Jorge Luis Borges on fantasy writing

Interviewer: There is an element of fantasy in your work, then–which leads me to ask you about the fantastic. You use the word a great deal in your writing, and I remember that you call Green Mansions, for example, a fantastic novel.

Borges: Well, it is.

Interviewer: How would you define fantastic, then?

Borges: I wonder if you can define it. I think it’s rather an intention in a writer. I remember a very deep remark of Joseph Conrad–he is one of my favorite authors–I think it is in the foreword to something like The Dark Line, but it’s not that. . .

Interviewer: The Shadow Line?

Borges: The Shadow Line. In that foreword he said that some people have thought that the story was a fantastic story because of the captain’s ghost stopping the ship. He wrote–and that struck me because I write fantastic stories myself–that to deliberately write a fantastic story was not to feel that the whole universe is fantastic and mysterious; nor that it meant a lack of sensibility for a person to sit down and write something deliberately fantastic. Conrad thought that when one wrote, even in a realistic way, about the world, one was writing a fantastic story because the world itself is fantastic and unfathomable and mysterious.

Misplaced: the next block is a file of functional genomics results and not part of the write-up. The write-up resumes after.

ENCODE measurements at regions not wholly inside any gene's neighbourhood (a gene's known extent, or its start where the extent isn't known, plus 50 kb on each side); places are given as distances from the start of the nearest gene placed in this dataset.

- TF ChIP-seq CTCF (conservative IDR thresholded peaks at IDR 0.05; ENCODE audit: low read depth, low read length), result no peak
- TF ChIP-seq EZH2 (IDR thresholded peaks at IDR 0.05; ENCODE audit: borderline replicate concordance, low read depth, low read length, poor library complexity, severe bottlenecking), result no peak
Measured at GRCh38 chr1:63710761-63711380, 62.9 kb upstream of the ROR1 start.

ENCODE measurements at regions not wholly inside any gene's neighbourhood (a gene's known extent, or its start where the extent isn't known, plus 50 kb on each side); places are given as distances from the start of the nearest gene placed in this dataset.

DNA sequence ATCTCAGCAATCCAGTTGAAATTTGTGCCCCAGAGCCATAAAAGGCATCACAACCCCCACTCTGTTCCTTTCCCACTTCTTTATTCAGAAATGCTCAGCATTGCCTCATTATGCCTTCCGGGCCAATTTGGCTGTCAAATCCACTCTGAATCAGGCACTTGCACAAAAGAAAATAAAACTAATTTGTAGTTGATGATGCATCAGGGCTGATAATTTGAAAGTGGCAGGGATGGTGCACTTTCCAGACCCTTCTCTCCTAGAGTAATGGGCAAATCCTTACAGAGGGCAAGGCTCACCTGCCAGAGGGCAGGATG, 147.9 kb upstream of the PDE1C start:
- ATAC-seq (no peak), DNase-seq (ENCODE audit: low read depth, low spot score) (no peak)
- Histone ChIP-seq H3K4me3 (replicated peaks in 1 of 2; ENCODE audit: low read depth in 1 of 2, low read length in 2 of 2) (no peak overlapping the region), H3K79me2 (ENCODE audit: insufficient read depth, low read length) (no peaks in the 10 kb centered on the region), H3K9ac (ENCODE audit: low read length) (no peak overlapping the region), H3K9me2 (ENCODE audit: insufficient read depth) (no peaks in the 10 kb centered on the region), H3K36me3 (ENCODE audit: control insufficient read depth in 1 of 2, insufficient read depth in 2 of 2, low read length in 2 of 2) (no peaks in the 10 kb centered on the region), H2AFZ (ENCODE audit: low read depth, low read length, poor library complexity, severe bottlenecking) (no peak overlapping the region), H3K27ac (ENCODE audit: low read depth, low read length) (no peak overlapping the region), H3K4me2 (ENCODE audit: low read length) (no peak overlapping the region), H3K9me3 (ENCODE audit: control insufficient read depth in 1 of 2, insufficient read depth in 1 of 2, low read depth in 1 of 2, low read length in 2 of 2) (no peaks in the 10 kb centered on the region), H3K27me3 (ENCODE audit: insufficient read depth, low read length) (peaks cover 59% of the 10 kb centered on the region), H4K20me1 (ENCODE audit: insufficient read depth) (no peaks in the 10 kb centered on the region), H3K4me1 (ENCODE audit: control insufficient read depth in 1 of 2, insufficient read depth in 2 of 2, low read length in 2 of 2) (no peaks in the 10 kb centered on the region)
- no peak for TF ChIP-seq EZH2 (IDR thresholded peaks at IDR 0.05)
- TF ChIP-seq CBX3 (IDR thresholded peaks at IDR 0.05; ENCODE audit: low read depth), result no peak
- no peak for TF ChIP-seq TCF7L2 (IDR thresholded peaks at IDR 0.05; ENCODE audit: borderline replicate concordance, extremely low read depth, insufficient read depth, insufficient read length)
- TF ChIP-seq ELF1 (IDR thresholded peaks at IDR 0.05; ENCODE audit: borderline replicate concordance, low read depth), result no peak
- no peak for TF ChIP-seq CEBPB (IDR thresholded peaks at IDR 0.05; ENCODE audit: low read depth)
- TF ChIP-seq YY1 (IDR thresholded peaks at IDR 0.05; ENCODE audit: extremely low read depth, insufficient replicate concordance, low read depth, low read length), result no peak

Interviewer: You share that belief?

Borges: Yes. I found that he was right. I talked to Bioy Casares, who also writes fantastic stories–very, very fine stories–and he said, I think Conrad is right; really, nobody knows whether the world is realistic or fantastic, that is to say, whether the world is a natural process or whether it is a kind of dream, a dream that we may or may not share with others.

3 thoughts on “Jorge Luis Borges on fantasy writing

  1. Stumbled on a used copy of “Doctor Brodie’s Report” by Borges earlier this year at a library book sale, an old mass paperback from 1973. While I have never been a big Borges fan, that book converted me.

    • I became a fan after the MFA program in conjunction with the Spanish Dept brought him to BG for a reading and then all the MFA candidates got an hour or two alone with him in more intimate surroundings. His self-effacing humor touched me and years later, while with a group of representatives from several NYS community colleges visiting Argentina, I got to have lunch a few times in Cafe Norte which is where he ate every day during the last years of his life and heard stories from the waiters who served him of his generosity and kindness. So when I read him, I see him so clearly in my mind that his stories take on his voice which add to their appeal for me.

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